It’s a special kind of PR exercise to defend yourself in the court of public opinion without mentioning the crime you’re accused of. Today’s lesson comes from the CSIRO after it’s alleged dodgy dealings with a pharmaceutical company were exposed late last week.
According to a Fairfax investigation published late last week, CSIRO and a company called DataDot worked together to create what they purported to be a top-secret anti-counterfeiting technology that drug companies could put in their medicines to prevent organised crime syndicates or even rival companies from reverse engineering and copying the substances. These syndicates in particular rebrand placebos and dump them on the market for cheap to get cash fast. The DataDot/CSIRO “invention” was meant to be like an encryption of sorts to prevent a drug being copied.
CSIRO worked with DataDot to sell this industry trade-secret technology — known as DataTrace DNA — to a company called Novartis who wanted it for the protection of its injectable Voltaren ampules. Little did Novartis know that the “top-secret” gear that the CSIRO and DataDot had sold was allegedly a mixture of cheap chemicals that the two had reportedly bought from halogen tube manufacturers in China.
Nobody’s disputing that the technology did what it was meant to, what Swiss-based Novartis has an issue with is that this “top-secret” technology is reportedly available from several vendors around the globe, meaning it can be easily cracked, rendering the DataTrace DNA product as easy to crack as typing “password” into a stupid person’s bank account field.
CSIRO took to its blog to defend itself against the accusations over the weekend, but did so without actually mentioning what it had been accused of.
If you didn’t know what was going on or didn’t have the initiative to go and read the original story, you’d come out the other side with raised eyebrows, but still with the idea that the CSIRO haven’t done a damn thing wrong. There’s no proof that it even did do something wrong at this point, but it’s doing the best it can to deflect these allegations.
Here’s an excerpt of the post:
For 87 years, CSIRO science has been supporting Australia’s national growth. CSIRO has not done that by standing still, and over a decade ago a radical transformation of the way we deliver our science was undertaken.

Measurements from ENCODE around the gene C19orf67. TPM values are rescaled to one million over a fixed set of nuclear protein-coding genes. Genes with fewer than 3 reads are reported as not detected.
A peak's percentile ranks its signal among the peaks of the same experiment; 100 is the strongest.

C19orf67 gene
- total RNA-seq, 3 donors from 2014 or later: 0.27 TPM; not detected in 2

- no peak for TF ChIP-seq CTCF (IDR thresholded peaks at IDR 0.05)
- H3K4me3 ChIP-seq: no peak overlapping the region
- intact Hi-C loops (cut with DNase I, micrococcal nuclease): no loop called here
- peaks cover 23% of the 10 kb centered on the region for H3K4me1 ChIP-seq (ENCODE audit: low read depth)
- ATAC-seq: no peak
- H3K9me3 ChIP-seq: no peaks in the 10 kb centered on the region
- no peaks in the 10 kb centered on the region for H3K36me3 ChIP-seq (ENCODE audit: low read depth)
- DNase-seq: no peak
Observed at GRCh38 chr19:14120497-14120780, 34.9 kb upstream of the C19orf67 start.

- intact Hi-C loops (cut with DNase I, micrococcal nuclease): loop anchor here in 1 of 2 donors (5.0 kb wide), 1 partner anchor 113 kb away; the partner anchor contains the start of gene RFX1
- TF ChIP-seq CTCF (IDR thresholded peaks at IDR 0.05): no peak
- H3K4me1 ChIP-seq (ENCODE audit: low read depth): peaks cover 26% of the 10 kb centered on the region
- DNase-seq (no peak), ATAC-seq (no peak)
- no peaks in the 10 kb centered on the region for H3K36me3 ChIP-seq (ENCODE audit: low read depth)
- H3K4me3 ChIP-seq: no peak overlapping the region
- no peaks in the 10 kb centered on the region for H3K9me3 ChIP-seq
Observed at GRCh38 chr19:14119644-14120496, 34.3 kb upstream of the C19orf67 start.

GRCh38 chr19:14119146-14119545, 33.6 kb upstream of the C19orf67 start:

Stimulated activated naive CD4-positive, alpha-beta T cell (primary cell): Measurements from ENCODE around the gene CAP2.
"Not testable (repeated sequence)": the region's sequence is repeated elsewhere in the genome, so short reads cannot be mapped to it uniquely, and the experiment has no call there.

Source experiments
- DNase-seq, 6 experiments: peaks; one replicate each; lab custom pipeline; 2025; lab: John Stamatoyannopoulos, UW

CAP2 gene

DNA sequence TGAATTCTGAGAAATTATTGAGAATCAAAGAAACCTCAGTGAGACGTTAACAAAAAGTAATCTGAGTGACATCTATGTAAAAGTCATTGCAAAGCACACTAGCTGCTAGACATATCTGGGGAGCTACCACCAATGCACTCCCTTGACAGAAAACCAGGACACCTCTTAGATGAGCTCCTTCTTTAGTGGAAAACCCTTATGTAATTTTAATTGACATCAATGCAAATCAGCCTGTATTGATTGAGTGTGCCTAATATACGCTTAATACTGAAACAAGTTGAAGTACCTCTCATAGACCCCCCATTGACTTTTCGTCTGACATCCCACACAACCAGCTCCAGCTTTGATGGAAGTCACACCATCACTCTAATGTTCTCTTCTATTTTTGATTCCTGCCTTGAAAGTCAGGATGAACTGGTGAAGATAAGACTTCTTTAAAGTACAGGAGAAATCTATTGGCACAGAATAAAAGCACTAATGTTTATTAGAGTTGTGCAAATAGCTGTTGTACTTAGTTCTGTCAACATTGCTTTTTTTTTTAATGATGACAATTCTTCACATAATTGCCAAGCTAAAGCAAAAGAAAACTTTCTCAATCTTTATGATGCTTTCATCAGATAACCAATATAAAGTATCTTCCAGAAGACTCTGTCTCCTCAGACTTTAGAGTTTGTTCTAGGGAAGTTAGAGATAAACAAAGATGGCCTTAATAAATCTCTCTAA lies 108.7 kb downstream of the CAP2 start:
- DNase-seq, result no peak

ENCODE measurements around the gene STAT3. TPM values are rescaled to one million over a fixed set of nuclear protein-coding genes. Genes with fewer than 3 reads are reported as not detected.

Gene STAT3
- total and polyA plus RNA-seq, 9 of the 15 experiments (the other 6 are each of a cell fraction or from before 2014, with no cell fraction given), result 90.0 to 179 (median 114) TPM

To remain relevant to the nation and to answer the complex questions for society, we needed the courage to transform. For example it is no longer enough for farmers merely to have the best crop varieties. For the next level of productivity they need the best farming systems, the best sensors, the best water efficiency and soil knowledge. They need all of these answers delivered in a connected way.
CSIRO provides these answers through its flagship program, multidisciplinary challenge-focussed groups that bring together the best minds and research. Was this the right decision? Yes it was, and others around the world agree with us: the Grand Challenges program in Canada and the INRA metaprogrammes in France are just two examples of similar responses. But to maintain the solutions focus requires a balance with science excellence.
We hold ourselves accountable to those who are passionately committed to quality science, our former employees, our clients and the Australian public and I agree with those who demand science excellence. How do we do this? We subject our experiments, our papers, our fields of research, our output and our operations to rigorous scrutiny.
And blah, blah and blah.
It goes on like that for a while before finally…
We do have areas to improve. We have had claims of unacceptable behaviour made by former employees and I have addressed those directly. A number of internal actions are in place as well as an independent external review which is underway. CSIRO has been criticised by some for being silent on this issue but we must respect the privacy of all involved and it is not appropriate to discuss or defend details of alleged cases in public.
World’s greatest smokescreen right there.
Read the full post on the CSIRO blog. [CSIRO]
Drugs image via Shutterstock